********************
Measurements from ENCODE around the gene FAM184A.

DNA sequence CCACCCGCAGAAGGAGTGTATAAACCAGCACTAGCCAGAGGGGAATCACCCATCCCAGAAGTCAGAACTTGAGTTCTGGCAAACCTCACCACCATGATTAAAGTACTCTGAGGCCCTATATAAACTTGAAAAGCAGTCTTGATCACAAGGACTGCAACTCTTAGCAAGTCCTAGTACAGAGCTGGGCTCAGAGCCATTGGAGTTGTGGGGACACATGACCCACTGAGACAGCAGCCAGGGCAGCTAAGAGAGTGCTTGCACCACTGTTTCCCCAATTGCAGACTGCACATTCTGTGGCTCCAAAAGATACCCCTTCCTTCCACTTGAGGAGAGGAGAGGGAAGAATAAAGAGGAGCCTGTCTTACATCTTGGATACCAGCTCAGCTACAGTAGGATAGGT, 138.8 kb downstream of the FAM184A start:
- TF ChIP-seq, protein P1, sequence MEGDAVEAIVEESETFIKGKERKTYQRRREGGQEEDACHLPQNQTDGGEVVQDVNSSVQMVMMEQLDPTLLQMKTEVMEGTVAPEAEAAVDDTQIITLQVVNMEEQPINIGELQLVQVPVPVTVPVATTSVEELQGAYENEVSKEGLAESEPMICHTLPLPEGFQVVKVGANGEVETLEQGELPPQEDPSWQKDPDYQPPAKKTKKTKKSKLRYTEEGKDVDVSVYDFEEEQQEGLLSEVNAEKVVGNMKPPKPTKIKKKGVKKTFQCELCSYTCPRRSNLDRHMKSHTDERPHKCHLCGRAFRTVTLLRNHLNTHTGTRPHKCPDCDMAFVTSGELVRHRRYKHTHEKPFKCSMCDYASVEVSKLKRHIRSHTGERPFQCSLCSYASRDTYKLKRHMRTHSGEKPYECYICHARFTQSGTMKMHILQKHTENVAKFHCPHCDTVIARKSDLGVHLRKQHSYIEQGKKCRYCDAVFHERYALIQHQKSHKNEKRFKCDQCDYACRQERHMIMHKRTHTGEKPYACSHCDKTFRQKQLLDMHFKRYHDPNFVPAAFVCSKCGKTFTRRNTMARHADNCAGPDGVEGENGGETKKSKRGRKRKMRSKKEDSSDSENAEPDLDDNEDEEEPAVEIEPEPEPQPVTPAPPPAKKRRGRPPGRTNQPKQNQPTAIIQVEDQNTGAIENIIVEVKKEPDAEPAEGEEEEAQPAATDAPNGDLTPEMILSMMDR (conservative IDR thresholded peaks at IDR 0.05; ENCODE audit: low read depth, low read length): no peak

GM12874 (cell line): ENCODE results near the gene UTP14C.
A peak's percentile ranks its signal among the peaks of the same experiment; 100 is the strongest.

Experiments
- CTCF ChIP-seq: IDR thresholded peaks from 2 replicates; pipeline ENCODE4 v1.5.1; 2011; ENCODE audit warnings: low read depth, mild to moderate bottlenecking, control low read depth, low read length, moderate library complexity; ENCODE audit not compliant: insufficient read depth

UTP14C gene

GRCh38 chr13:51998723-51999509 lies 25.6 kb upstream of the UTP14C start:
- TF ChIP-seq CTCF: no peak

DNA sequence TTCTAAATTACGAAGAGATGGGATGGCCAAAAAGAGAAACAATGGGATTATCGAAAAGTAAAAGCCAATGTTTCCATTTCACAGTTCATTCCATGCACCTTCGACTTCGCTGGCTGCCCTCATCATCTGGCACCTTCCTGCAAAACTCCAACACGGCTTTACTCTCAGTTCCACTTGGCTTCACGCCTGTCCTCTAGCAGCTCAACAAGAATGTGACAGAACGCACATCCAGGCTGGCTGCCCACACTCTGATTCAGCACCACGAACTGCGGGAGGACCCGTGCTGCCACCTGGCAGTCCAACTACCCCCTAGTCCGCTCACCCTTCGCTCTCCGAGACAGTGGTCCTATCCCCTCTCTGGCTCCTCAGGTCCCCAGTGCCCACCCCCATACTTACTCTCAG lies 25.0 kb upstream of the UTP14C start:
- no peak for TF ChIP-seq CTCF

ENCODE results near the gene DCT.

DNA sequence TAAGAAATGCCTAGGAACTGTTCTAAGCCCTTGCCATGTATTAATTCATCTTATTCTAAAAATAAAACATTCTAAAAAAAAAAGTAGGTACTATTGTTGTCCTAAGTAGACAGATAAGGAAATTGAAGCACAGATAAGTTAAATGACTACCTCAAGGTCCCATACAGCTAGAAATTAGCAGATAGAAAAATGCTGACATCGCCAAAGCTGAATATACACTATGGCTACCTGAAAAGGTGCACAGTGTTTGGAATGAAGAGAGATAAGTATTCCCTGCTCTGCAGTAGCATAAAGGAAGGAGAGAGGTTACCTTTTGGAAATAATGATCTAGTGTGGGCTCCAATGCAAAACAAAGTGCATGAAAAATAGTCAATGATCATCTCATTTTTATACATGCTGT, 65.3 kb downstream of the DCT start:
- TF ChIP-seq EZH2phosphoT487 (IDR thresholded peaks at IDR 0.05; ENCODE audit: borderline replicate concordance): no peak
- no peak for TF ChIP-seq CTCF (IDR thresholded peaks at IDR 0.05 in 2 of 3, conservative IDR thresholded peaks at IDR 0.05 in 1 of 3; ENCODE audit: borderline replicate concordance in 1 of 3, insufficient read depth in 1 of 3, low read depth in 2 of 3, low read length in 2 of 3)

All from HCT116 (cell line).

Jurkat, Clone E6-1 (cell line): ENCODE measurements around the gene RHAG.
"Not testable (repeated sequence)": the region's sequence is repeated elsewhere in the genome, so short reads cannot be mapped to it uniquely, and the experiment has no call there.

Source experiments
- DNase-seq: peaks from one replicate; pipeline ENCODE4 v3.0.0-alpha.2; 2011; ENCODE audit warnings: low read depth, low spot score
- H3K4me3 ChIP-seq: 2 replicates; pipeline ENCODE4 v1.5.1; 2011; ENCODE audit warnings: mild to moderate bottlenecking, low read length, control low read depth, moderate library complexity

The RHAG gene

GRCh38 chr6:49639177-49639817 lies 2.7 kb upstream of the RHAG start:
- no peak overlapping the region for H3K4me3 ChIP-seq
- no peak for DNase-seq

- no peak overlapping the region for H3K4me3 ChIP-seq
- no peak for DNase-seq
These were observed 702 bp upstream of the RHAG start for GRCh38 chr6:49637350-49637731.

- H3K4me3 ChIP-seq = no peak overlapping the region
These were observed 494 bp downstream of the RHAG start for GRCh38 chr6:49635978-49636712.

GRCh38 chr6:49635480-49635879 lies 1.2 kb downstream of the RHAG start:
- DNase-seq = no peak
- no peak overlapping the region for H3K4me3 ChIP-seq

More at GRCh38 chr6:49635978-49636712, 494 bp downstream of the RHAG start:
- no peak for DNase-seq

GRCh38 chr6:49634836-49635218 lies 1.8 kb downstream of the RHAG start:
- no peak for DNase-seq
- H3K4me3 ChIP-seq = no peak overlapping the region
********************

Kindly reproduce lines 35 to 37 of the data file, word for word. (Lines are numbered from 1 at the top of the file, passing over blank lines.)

More at GRCh38 chr6:49635978-49636712, 494 bp downstream of the RHAG start:
- no peak for DNase-seq

GRCh38 chr6:49634836-49635218 lies 1.8 kb downstream of the RHAG start: